As the Stephen Harper Conservatives do their worst to hang onto government, while they do have power they remain determined not to do anything constructive with it:
The federal government made international headlines last year when it added bisphenol A to the country's toxic substances list, but it has quietly stopped issuing new reviews of hazardous chemicals under the program that highlighted the dangers of the plastic-making compound.
Ottawa hasn't issued evaluations of any of them, stoking worries among public-health and environmental advocates that the government is cooling toward the plan, which the Conservatives touted as showing their green credentials when Prime Minister Stephen Harper announced it with great fanfare in 2006.
There is speculation that Environment Minister Jim Prentice is holding up the process while Health Minister Leona Aglukkaq is ready to proceed, although officials from both departments declined to comment on the delay.
Are we beginning to see a pattern here?
The Harper government has not yet named the leader of a promised probe into the listeriosis outbreak that killed 20 people — a lag critics say discredits an already suspect process.
An independent report was to be finished by March 15.
With less than three months to go, a senior government source confirmed there's still no lead investigator.
The delay raises fresh concerns among food-safety watchers, who doubt Conservative commitment to overhaul what they say is a chronically short-staffed inspection system.
Canada's Conservatives: Flashy announcements. Bold promises. No follow-through.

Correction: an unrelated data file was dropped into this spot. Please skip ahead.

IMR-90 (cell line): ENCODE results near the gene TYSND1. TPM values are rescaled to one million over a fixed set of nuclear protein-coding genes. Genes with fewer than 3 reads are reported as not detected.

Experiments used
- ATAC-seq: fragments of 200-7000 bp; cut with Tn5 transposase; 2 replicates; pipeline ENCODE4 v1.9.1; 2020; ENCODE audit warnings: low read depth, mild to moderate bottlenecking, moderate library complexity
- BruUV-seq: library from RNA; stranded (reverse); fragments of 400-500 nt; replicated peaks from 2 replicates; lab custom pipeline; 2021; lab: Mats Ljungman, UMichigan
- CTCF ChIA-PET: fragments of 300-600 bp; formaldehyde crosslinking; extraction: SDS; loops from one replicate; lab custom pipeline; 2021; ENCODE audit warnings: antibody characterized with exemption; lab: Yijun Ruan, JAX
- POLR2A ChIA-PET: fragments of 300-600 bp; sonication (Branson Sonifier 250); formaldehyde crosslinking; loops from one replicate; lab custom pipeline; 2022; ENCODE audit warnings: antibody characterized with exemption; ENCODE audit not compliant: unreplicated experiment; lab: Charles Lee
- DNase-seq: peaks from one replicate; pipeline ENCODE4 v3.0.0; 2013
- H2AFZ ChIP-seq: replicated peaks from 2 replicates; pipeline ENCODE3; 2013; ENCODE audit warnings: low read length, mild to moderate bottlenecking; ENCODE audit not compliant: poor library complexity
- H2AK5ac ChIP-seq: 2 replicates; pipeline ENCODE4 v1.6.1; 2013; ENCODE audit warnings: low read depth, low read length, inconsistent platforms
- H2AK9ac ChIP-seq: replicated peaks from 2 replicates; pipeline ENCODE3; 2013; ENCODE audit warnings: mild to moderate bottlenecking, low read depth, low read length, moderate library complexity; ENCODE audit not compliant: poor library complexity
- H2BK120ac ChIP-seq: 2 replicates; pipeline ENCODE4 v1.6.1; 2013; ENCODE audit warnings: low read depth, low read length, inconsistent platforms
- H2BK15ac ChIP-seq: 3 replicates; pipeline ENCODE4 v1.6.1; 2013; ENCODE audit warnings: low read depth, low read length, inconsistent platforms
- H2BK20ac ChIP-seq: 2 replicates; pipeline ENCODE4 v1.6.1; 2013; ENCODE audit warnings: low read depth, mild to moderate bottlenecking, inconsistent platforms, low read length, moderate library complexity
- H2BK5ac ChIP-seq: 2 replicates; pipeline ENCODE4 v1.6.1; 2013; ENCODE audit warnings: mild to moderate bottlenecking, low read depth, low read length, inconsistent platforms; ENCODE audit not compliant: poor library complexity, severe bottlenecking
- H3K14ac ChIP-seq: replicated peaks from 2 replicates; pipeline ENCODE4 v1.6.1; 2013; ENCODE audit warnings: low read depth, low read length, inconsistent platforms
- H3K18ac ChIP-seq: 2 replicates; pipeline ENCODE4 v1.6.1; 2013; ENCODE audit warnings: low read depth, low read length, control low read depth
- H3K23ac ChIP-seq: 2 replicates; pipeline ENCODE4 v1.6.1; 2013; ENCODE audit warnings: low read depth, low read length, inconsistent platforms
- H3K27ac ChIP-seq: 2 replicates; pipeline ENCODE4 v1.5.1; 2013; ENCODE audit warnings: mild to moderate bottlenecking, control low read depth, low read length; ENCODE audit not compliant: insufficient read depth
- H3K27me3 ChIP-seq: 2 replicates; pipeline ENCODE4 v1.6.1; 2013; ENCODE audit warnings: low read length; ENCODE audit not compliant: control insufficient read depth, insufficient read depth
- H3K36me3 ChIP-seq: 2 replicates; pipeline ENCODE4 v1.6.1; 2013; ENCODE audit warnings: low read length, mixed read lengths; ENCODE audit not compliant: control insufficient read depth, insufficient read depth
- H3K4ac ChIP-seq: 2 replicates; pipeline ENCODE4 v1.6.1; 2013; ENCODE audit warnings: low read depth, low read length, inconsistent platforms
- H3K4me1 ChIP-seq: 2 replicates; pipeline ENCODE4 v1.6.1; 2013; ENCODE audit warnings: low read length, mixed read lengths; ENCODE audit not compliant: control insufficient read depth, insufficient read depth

If they don't want to govern anymore, I know some folks that are willing to give it a shot. How does the saying go, Steve? Lead, follow, or get out of the way.
But back to the first story. It seems Conservative wunderkind Jim Prentice is losing the Conservatives some of the very few supporters their environmental platform has:
The delays are baffling supporters of the plan, including the Canadian Cancer Society, which is on a group Ottawa set up to advise it on the review.
"We don't know why the delays are continuing, and that's a concern," said Dan Demers, director of national public issues for the society.
He said the holdup affects "some chemicals we're very concerned about," including hexane, butane, and sulphuric acid.
Although environmentalists have pilloried the Conservatives over claims they aren't acting quickly enough on global warming, the government has won praise for its approach on toxic chemicals. Now, one prominent group that backed the government is reconsidering its position.
"If the government is now winging it when it comes to this supposedly clear procedure then we will be reassessing our support for this program," said Rick Smith, executive director of Environmental Defence.
I thought Prentice was the one that knew what he was doing? Recommend this Post on Progressive Bloggers